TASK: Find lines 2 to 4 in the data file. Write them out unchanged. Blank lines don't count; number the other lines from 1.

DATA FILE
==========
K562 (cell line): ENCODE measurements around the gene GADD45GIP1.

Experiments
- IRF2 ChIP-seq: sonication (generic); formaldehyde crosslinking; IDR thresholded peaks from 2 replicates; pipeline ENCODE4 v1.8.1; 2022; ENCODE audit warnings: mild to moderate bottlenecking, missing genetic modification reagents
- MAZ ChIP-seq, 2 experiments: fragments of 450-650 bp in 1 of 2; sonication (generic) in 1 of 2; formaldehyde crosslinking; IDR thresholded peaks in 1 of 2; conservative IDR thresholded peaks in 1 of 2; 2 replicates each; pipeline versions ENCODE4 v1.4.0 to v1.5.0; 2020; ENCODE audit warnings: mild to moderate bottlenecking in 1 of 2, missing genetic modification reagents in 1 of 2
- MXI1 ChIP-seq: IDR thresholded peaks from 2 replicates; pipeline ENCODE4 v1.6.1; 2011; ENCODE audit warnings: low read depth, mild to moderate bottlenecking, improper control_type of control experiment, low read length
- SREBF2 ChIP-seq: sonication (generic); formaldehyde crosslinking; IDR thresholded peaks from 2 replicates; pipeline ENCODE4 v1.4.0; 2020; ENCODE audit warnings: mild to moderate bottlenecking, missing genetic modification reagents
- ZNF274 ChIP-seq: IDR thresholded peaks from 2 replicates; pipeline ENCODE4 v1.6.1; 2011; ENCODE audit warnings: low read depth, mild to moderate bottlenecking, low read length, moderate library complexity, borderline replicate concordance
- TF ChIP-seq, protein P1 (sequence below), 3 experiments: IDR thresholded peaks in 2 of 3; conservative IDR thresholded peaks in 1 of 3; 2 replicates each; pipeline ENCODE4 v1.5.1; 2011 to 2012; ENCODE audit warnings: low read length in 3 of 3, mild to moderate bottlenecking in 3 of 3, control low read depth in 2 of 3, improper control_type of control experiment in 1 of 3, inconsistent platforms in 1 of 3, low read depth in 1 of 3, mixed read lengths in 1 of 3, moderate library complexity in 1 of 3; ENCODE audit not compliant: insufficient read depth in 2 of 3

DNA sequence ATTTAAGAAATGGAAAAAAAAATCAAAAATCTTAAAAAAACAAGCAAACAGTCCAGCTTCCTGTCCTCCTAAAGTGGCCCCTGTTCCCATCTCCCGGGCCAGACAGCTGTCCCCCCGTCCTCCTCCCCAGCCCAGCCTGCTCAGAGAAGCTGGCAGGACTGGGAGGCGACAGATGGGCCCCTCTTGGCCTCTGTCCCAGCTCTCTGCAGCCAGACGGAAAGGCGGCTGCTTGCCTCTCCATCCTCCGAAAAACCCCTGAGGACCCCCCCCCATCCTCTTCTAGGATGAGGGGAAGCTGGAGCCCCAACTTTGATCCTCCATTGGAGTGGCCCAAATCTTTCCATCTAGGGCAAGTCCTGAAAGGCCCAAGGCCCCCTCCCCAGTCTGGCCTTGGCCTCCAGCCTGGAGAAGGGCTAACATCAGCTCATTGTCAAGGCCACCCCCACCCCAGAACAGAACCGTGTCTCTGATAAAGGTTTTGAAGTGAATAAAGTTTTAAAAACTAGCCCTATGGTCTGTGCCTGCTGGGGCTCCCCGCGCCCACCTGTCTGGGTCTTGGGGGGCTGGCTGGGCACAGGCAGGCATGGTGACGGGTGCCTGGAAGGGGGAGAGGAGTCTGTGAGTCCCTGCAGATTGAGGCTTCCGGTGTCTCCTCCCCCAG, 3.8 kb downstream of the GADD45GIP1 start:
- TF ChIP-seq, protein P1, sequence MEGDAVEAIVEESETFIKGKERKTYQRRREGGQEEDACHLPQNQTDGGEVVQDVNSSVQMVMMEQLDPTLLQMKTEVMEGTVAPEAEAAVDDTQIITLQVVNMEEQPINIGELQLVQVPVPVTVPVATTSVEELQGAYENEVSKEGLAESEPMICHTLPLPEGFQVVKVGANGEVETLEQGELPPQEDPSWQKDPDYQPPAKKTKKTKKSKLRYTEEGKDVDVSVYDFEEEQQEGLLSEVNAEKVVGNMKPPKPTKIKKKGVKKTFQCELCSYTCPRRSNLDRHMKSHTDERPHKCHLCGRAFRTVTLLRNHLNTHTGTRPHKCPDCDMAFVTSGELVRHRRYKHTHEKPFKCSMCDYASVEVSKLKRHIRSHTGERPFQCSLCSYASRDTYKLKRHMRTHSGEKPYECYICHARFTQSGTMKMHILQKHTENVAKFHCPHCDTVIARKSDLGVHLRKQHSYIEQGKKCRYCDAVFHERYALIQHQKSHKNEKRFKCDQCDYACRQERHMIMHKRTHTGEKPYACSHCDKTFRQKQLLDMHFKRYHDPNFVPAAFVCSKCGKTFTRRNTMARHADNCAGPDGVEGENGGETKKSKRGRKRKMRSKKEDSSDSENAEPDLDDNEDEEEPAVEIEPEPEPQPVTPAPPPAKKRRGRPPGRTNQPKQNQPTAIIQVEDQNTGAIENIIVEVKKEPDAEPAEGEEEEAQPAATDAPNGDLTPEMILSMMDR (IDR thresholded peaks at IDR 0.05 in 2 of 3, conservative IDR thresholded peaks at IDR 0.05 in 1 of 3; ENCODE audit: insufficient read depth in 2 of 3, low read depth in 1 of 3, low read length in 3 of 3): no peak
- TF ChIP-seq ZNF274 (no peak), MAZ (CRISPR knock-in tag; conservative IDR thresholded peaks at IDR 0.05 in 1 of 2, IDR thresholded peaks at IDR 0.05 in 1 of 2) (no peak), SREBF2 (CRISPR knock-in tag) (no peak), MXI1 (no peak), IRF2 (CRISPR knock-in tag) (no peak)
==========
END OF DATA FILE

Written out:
Experiments
- IRF2 ChIP-seq: sonication (generic); formaldehyde crosslinking; IDR thresholded peaks from 2 replicates; pipeline ENCODE4 v1.8.1; 2022; ENCODE audit warnings: mild to moderate bottlenecking, missing genetic modification reagents
- MAZ ChIP-seq, 2 experiments: fragments of 450-650 bp in 1 of 2; sonication (generic) in 1 of 2; formaldehyde crosslinking; IDR thresholded peaks in 1 of 2; conservative IDR thresholded peaks in 1 of 2; 2 replicates each; pipeline versions ENCODE4 v1.4.0 to v1.5.0; 2020; ENCODE audit warnings: mild to moderate bottlenecking in 1 of 2, missing genetic modification reagents in 1 of 2